I am often asked whether an Assignment of Benefits (“AOB”) is valid in [insert state here] under a property insurance policy. The purpose of this blog series will be to provide readers with an answer to the question on a state-by-state basis. As New Jersey is my home-state, it’s up first.

In a standard HO3 Policy, it states under the Conditions Clause, that: “Assignment of this policy will not be valid unless we give our consent.” (“We,” meaning the insurance company.) More often than not, where an AOB is challenged, the carrier will utilize this clause as their basis for the position that the AOB is invalid.

In New Jersey, the courts have addressed this very issue. First, the courts note that the clauses prohibiting assignment of the policy are valid and enforceable. In 1895, the Supreme Court of New Jersey held:

A policy of insurance is a contract of indemnity, personal to the party to whom it is issued, or for whose interest the insurer undertakes to be responsible in case of loss, and cannot be transferred to a third person, so as to be valid in his hands against the insurer, without the insurer’s consent.1

This, however, is not the end game for AOBs in NJ. In Flint Frozen Foods v. Firemen’s Insurance Company, the Superior Court of New Jersey held that, “once a occurs, an insured’s claim under a policy may be assigned without the insurer’s consent.”2 The Court further noted that after a covered loss occurs:

[T]he prohibition of assignments without the consent of the insurer [ceases]. Its liability [has] become fixed, and like any other chose in action [is] assignable regardless of the conditions of the policy in question. This is settled by the great weight of authority. In Wood on Fire Insurance, vol. 2, par. 361 the doctrine is stated thus: … ‘[If there has been an assignment following a loss,] the insurer becomes absolutely a debtor to the assured for the amount of the actual loss, to the extent of the sum insured, and it may be transferred or assigned like any other debt.’3

More recently, the Appellate Division of the Superior Court reviewed this issue and in addition to following the case law above, detailed the basis of why AOBs are permissible in the Garden State:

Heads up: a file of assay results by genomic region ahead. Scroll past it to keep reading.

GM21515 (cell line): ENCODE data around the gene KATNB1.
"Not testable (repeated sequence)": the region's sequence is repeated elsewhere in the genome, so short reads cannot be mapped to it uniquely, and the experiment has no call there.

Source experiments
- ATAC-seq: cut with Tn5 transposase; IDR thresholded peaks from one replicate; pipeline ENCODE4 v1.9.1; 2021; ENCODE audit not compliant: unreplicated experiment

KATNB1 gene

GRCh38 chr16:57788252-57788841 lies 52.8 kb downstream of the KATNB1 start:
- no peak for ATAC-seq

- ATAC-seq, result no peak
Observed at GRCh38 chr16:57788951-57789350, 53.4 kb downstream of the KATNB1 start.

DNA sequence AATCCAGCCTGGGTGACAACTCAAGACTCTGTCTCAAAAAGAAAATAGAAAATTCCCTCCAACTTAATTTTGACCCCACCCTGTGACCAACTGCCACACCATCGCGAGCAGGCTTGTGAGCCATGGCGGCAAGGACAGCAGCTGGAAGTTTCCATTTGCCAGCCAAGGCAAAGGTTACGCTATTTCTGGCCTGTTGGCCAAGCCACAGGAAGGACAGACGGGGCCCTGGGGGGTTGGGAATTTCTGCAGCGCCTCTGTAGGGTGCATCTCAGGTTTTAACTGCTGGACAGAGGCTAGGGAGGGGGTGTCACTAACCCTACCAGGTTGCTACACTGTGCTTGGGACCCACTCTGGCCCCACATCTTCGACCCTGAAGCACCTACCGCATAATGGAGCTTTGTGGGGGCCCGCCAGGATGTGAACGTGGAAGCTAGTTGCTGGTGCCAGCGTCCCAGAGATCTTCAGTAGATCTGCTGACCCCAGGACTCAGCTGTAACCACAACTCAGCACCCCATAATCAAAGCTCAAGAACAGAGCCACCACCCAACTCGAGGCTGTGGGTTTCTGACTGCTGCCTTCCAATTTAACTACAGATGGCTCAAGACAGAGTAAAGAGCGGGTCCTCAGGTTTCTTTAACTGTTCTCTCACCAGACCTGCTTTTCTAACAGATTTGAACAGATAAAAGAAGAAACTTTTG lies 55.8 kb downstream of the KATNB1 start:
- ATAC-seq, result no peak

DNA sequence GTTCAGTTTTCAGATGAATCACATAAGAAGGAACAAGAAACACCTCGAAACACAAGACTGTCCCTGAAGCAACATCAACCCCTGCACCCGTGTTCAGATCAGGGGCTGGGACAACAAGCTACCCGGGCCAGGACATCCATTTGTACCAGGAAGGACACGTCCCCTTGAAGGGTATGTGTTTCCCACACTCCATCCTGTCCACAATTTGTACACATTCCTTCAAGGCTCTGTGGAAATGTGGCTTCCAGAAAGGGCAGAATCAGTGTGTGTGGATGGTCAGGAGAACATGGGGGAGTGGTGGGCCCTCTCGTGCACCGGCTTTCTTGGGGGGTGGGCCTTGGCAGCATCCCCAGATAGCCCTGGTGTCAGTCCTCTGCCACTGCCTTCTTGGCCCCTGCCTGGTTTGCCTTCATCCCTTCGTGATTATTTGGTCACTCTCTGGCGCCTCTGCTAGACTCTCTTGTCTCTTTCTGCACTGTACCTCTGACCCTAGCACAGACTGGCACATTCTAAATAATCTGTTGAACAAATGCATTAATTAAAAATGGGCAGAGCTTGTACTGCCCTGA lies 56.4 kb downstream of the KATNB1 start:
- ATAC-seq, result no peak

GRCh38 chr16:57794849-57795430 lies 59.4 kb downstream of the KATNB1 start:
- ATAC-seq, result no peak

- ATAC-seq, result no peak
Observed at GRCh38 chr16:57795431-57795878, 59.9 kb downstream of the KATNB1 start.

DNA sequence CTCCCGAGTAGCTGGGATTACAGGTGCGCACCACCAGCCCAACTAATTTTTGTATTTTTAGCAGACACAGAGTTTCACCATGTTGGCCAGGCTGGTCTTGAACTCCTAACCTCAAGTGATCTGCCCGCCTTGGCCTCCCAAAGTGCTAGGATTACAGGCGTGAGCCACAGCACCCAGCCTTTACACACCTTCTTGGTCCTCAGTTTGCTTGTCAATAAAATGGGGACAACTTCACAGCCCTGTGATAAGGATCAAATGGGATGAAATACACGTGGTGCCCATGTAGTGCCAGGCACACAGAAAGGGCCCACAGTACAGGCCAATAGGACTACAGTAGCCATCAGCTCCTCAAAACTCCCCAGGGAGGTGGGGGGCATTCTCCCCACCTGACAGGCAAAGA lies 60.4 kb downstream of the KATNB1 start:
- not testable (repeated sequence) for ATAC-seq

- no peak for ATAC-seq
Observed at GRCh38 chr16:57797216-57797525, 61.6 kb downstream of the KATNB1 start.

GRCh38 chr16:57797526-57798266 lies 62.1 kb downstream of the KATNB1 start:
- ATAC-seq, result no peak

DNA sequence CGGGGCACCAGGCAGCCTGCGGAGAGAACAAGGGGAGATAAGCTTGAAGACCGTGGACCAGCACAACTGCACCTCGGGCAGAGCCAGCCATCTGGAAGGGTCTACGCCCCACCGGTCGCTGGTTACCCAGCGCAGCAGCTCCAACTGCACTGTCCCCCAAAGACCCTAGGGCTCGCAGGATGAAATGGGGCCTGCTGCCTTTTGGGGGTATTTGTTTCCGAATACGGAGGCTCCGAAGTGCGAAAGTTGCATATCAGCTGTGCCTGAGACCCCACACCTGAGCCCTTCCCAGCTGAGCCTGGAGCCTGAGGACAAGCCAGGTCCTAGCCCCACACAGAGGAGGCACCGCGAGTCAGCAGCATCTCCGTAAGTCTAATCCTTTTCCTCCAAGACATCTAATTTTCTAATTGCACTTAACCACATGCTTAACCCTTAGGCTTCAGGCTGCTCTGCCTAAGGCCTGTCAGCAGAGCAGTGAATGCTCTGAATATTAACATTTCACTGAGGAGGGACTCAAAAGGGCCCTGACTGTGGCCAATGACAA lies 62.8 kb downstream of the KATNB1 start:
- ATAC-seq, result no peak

The purpose behind a no-assignment clause is to protect the insurer from having to provide coverage for a risk different from what the insurer had intended. [] A no-assignment clause guards an insurer against any unforeseen exposure that may result from the unauthorized assignment of a policy before a loss. Insurers provide policies of insurance to those individuals and entities that insurers have determined are acceptable risks. If an insured assigns the policy to a third party without the insurer’s consent, the insured may cause the insurer to bear a risk the insurer never agreed to accept and never would have accepted. []

But if there has been an assignment of the right to collect or to enforce the right to proceed under a policy after a loss has occurred, the insurer’s risk is the same because the liability of the insurer becomes fixed at the time of the loss. Thereafter, the insurer’s risk is not increased merely because there has been a change in the identity of the party to whom a claim is to be paid. []

Moreover, once the insurer’s liability has become fixed due to a loss, an assignment of rights to collect under an insurance policy is not a transfer of the actual policy but a transfer of the right to a claim of money. [] It is a transfer of a chose in action as opposed to a transfer of an actual policy. [] The insurer becomes absolutely a debtor to the assured for the amount of the actual loss, to the extent of the sum insured, and it may be transferred or assigned like any other debt.4

As this is a series, and we will be hitting every state one-by-one, it may take some time to get to your state. If you have any specific questions on AOBs or would like to see your state come up sooner, please comment below, or send me an email at cmathis@merlinlawgroup.com.

As always, I’ll leave you with a (mildly) related tune, here’s New Jersey’s own Blues Traveler with their debut hit, Run-Around:

1 Kase v. Hartford Fire Ins. Co., 58 N.J.L. 34, 36 (1895).
2 Flint Frozen Foods v. Firemen’s Ins. Co., 12 N.J. Super, 396, 399-400 (Law.Div. 1951) rev’d on other grounds, 8 N.J. 606, 86 A.2d 673 (1952).
3 Id.
4 Givaudan Fragrances Corp. v. Aetna Cas. & Sur. Co., 442 N.J.Super 28, 37-38 (App.Div. 2015) (internal citations omitted).